For an organization to be agile and adaptive, the people in it need to be aware of what is happening around them, have alternative pathways to gather information and knowledge, and must be allowed to act to meet/solve both local and global goals/problems. They need to both work in their hierarchy and in a self-organizing network simultaneously! – Valdis Krebs, Orgnet
How can an organization build awareness, investigate alternatives, and act on complex problems? The organization needs to connect the outside with the inside. This is not a technology challenge but rather a structural one. Organizations need to help knowledge flow and this only happens when people are connected. Technology is a facilitator, but people are the key. This is too often overlooked, as in most enterprise social network implementations, where mere training is bolted on at the end of the technology build. Awareness, alternatives, and action can each be supported within a unified organizational framework.
Wirearchy: a dynamic two-way flow of power and authority based on knowledge, trust, credibility and a focus on results, enabled by interconnected people and technology. – Jon Husband
To let knowledge flow, people first have to become responsible for their own sense-making. This reverses the existing practice of corporate training that is designed centrally and distributed through the hierarchy. Personal knowledge mastery (PKM) is a set of processes, individually constructed, to help each of us make sense of our world and work more effectively. People can learn more and connect to diverse knowledge networks outside the organizational walls. To remain relevant, organizations have to become less hierarchical and more networked. The first step is connecting to external knowledge networks, a key part of PKM. Increasing connections, developing meaning, and improving autonomy are necessary skills in the network era. PKM ties these into an easy to understand framework: Seek > Sense > Share.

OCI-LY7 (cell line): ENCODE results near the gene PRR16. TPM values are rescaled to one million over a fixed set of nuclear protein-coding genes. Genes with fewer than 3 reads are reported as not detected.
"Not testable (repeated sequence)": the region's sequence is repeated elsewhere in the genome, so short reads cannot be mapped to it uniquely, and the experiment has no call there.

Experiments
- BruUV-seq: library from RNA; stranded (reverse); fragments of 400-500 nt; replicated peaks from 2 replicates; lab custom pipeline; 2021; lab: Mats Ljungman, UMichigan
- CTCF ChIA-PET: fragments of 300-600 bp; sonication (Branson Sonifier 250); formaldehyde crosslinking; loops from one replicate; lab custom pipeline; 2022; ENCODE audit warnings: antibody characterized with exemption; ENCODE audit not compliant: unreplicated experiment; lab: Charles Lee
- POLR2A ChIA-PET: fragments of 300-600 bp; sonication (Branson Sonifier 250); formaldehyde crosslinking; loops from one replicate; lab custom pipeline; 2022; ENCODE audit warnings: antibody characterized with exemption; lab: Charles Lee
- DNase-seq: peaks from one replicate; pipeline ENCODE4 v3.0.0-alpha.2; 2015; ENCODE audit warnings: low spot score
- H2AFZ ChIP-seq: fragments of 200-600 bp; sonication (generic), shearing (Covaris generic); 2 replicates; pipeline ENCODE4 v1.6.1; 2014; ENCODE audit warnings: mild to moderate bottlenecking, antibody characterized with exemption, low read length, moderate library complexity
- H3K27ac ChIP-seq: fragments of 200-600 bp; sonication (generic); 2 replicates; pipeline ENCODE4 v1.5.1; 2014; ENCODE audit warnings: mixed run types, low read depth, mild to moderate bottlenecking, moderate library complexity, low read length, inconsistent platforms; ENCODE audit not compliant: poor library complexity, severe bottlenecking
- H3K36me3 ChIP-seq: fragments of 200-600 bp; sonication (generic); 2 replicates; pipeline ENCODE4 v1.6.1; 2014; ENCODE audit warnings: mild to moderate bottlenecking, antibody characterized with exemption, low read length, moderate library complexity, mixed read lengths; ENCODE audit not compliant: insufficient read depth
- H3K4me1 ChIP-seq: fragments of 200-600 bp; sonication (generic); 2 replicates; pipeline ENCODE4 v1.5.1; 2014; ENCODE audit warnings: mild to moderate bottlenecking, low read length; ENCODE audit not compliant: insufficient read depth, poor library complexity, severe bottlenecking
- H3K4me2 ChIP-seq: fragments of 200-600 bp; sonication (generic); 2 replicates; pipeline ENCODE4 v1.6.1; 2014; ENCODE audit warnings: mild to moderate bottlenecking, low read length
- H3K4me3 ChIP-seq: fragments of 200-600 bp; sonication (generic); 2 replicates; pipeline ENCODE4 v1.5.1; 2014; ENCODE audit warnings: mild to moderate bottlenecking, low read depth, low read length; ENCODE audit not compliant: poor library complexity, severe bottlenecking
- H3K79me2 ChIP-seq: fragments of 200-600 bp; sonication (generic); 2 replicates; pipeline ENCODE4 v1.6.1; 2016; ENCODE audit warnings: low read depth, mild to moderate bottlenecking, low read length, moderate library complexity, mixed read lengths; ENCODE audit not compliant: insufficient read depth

With every worker actively practicing PKM, seeking new knowledge and making sense through experimentation, then communities of practice can form to promote knowledge-sharing. Professional communities of practice connect the work being done with the ever-changing external world. They are an essential safe place to fail. Organizations need to support and reinforce existing communities, not build these as if they were project teams. People only share complex knowledge with others whom they trust. This takes time.
Finally, the way work is done needs to change to reflect a wirearchy. Hierarchies can be temporary agreements to get work done, but the general organization structure has to be much more flexible, enabling self-directed work teams. Loose hierarchies and strong networks can help build a functioning wirearchy. The AAA organization is an evolving work in progress, adaptable to a changing environment but first each worker needs to master sense-making and then workers have to organize in communities to make sense together. One challenge for traditional organizations is that a core aspect of PKM is critical thinking, or questioning assumptions, which may be threatening to command & control management systems. But as Valdis states, “Awareness and alternatives are useless without the ability to take action on them.” Giving up control so that people can take action is the essence of the AAA Organization.